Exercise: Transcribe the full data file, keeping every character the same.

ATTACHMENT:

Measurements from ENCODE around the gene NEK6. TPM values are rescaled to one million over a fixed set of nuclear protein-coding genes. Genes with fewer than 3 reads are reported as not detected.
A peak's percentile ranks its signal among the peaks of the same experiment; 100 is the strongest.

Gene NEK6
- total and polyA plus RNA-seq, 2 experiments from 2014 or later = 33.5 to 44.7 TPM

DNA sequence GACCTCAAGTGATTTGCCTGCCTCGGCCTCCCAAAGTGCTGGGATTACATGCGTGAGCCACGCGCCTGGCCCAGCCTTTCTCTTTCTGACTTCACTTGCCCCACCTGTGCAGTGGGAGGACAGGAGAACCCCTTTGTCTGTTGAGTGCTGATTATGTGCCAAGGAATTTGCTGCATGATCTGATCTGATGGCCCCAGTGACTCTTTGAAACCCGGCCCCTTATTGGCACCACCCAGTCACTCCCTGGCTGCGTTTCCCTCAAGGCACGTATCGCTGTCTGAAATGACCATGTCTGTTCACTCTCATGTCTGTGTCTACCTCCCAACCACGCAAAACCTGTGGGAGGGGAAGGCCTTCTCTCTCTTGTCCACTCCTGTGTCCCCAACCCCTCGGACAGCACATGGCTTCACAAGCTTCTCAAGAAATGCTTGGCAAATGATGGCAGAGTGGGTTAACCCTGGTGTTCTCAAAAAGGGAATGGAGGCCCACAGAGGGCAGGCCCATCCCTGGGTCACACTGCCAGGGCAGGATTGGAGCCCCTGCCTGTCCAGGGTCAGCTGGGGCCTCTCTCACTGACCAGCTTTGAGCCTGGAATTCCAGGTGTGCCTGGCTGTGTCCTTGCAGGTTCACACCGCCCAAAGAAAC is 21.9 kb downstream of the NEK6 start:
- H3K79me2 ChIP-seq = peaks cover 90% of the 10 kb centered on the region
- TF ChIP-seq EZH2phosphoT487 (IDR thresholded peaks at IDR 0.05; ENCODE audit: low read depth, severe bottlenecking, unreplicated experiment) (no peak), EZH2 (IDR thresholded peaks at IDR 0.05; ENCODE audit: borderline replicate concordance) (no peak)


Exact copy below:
Measurements from ENCODE around the gene NEK6. TPM values are rescaled to one million over a fixed set of nuclear protein-coding genes. Genes with fewer than 3 reads are reported as not detected.
A peak's percentile ranks its signal among the peaks of the same experiment; 100 is the strongest.

Gene NEK6
- total and polyA plus RNA-seq, 2 experiments from 2014 or later = 33.5 to 44.7 TPM

DNA sequence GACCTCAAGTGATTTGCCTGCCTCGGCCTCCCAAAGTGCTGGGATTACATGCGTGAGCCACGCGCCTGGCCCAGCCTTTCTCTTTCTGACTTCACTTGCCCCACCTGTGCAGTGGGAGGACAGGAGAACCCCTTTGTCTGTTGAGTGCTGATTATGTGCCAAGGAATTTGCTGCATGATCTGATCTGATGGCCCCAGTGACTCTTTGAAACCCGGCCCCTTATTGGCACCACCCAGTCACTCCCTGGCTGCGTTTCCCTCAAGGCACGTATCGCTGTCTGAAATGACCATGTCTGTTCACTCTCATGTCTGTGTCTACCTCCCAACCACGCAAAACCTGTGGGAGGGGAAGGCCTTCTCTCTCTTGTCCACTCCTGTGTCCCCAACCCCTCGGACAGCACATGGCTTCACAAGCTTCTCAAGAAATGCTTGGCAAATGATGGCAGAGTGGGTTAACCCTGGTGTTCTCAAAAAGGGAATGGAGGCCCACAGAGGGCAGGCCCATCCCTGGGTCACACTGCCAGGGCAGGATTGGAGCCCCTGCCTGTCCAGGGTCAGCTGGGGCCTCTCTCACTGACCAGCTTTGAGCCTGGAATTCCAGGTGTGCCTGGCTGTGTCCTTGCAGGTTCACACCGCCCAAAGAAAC is 21.9 kb downstream of the NEK6 start:
- H3K79me2 ChIP-seq = peaks cover 90% of the 10 kb centered on the region
- TF ChIP-seq EZH2phosphoT487 (IDR thresholded peaks at IDR 0.05; ENCODE audit: low read depth, severe bottlenecking, unreplicated experiment) (no peak), EZH2 (IDR thresholded peaks at IDR 0.05; ENCODE audit: borderline replicate concordance) (no peak)